Memories, Catie Curtis, and Andrew X. Pham

So one of my favorite musicians has released a new CD this year.  Yay!  I’m listening to it on Spotify right now.  (Spotify is an online music service/doohickey that lets you search for and listen to thousands of albums free of charge.  I highly recommend it!).  The singer is Catie Curtis (http://catiecurtis.com/index.php?page=video&display=4207), and her new album is called Flying Dream.

I first found Catie Curtis when I was first coming out.  I was already high on k.d. lang’s music, and Melissa Etheridge was kind of meh to me, and I remember thinking, “There have to be more lesbian artists out there.”  Lo and behold, AfterEllen produced a whole list, many with a kind of electro sound.  Which is great, but not really in my taste profile.  I prefer acoustic geetars (as in, “I’ll let you touch the geetar.” “You mean guitar guitar, right?”) to sonic thumps and bumps.  Although Tegan and Sara obviously rock.  But I saw Catie Curtis, with her lil’ acoustic guitar on the list, and hopefully googled her.  And fell in love with her songs that night.

I remember wandering around my apartment, topless, dancing to her music, much to the chagrin of my downstairs neighbors, as there was absolutely no insulation between our first and second floors of that low-slung apartment square.  I would bake whole wheat chocolate chip muffins to “Troubled Mind” and really think about “Fusco’s Song”….which was a hidden track on A Crash Course In Roses, and thinking that it was probably about a trans* guy, or a trans* girl.  The implications of suicide in the trans* community was hitting me hard, after stumbling onto Andrew Pham’s Catfish and Mandala: A Two-Wheeled Voyage Through the Landscape and Memory of Vietnam (http://www.amazon.com/Catfish-Mandala-Two-Wheeled-Through-Landscape-ebook/dp/B004L62EU8/ref=la_B001IGLVHG_1_1?s=books&ie=UTF8&qid=1394301335&sr=1-1), in which the author’s brother commits suicide after coming out and not being accepted by his community.  I’m not super religious, but I felt that I had found that book in my college library for a reason: to serve trans* people.  Trans* guys in particular.  Why else had I found this book in particular, as I was coming out, in a library full of travellogues (safarnameh’s!) and ethnic studies articles?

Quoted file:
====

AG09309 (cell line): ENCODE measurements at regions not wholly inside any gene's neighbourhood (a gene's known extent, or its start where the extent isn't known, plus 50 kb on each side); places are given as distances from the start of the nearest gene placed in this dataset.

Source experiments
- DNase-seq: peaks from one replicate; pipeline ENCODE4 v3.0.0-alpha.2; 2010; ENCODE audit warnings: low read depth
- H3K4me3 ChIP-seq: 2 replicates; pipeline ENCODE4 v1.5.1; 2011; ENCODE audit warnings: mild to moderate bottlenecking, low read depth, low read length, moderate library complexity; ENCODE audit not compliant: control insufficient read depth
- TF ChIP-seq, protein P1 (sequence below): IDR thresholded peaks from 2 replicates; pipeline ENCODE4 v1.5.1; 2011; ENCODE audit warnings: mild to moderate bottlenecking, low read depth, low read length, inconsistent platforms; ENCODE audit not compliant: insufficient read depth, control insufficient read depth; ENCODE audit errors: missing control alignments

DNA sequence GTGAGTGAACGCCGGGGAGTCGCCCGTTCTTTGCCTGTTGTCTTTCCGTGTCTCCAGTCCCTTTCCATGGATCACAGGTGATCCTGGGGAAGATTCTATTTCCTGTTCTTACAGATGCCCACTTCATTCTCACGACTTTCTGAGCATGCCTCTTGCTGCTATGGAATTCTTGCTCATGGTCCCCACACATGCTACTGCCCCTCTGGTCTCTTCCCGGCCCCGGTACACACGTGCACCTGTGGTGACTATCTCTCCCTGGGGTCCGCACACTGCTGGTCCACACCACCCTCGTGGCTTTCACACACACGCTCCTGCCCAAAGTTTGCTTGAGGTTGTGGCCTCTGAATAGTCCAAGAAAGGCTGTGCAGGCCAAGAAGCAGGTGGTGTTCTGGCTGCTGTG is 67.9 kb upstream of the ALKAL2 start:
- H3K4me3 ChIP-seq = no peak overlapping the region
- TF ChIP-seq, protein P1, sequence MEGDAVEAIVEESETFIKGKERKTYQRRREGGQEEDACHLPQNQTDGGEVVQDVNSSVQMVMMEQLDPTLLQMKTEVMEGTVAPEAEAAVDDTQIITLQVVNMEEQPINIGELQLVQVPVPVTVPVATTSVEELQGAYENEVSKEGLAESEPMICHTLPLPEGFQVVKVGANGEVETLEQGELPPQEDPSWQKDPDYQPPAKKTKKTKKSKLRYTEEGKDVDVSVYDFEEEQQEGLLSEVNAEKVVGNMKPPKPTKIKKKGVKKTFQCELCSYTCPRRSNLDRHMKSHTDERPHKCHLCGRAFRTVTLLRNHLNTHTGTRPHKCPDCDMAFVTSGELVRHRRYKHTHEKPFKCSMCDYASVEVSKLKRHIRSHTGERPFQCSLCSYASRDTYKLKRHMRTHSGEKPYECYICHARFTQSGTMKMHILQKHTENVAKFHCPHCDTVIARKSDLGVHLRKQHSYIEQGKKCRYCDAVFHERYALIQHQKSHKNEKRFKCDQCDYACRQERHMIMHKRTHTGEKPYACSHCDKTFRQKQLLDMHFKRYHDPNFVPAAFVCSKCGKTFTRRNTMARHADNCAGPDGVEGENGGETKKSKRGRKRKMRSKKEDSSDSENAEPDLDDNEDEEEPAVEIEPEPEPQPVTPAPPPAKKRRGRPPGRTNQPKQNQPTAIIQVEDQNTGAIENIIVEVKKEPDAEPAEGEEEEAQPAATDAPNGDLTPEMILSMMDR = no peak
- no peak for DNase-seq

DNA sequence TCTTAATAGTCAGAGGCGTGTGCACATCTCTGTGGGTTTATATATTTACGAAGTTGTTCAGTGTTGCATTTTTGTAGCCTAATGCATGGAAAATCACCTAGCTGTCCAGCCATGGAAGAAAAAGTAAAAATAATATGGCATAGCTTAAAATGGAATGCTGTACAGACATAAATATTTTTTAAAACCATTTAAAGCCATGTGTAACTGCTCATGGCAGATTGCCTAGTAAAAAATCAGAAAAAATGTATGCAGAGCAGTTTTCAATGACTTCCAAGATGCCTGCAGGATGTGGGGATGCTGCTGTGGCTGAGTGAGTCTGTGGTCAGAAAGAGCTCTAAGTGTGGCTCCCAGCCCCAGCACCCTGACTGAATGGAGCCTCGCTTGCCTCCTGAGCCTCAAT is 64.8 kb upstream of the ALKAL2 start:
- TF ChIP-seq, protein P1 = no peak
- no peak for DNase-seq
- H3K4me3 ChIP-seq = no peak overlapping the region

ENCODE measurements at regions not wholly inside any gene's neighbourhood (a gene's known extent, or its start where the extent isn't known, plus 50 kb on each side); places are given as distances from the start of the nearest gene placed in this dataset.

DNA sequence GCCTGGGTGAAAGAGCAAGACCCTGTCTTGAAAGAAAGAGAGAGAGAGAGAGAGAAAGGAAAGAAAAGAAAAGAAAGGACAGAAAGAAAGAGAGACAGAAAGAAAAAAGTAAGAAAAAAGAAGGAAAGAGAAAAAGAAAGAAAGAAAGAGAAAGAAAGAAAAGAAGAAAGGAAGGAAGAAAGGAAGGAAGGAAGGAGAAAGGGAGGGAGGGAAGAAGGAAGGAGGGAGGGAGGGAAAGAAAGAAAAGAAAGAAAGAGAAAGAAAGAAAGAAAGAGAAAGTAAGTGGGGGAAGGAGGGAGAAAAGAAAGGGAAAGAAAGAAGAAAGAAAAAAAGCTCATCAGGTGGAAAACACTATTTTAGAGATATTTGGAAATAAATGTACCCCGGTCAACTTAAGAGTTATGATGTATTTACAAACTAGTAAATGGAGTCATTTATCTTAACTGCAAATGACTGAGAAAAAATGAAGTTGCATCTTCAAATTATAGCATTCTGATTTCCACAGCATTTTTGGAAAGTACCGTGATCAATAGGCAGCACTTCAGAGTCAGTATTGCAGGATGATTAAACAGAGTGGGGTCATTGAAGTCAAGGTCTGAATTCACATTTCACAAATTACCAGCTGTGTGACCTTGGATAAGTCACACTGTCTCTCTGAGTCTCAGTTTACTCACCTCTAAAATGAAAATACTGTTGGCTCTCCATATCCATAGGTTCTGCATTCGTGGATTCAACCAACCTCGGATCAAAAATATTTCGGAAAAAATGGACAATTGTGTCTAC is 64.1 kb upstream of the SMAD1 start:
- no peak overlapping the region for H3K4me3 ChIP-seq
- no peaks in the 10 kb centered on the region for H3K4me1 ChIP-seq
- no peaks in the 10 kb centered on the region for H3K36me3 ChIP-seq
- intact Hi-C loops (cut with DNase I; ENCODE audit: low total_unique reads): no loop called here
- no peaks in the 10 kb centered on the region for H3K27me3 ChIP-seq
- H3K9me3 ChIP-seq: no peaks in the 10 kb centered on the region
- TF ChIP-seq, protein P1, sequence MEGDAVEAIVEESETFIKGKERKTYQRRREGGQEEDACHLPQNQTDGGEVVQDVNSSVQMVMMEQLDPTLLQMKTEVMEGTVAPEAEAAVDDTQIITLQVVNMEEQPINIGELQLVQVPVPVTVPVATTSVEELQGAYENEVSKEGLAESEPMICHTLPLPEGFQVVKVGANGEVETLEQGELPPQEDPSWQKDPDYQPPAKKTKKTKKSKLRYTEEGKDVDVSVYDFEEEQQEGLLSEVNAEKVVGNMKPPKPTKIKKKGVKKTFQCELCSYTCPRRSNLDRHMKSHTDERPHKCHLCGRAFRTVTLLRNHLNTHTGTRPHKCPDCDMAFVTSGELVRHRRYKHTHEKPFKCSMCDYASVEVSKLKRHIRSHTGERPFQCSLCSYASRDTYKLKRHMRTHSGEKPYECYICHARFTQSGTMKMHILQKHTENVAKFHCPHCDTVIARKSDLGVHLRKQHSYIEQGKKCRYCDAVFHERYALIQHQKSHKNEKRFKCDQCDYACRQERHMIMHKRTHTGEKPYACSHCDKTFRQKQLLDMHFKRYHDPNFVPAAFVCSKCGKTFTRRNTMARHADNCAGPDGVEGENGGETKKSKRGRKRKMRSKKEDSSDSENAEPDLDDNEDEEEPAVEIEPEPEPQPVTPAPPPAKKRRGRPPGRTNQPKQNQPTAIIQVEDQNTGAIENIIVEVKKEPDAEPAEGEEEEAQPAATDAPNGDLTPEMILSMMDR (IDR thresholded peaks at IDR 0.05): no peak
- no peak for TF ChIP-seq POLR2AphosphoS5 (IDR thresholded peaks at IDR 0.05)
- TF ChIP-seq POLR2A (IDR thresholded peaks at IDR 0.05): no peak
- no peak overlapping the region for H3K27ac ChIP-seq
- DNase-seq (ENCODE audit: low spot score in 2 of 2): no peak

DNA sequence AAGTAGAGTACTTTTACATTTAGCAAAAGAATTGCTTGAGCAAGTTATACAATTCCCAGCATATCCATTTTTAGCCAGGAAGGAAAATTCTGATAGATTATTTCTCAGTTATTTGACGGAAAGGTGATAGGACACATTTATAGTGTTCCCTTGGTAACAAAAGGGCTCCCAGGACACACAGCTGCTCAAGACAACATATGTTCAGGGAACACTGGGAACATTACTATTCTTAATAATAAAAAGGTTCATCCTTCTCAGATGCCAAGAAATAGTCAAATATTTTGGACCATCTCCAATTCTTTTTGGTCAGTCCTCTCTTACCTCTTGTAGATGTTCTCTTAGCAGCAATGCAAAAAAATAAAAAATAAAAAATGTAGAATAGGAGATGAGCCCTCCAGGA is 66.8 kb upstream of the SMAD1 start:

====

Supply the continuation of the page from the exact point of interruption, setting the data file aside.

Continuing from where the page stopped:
Somehow I got away from that goal.  Part of it is my panic attacks around queerfolk which dog me even today.  It’s hard to help folks when you feel sweaty and scared around your so-called brethren (I’ve had some bad experiences, so yeah).  At least PFLAG is my little niche of support and love that we’re building right now. Somehow, I need to reconnect myself to that goal.  Idk how….. I’m not therapist material, but I can be a role model.  I can be there for the young genderqueer and trans* folks in my community.  I can live my life as authentically as possible so that others can feel that their own lives can be full of love and happiness.

But it requires a commitment, doesn’t it? More than just hoping that life will treat me well.  Actually making it do that.

As my friend Evy, who has a knack for bucking me up when I’m down, says, Time to get swimmin’ boi! 

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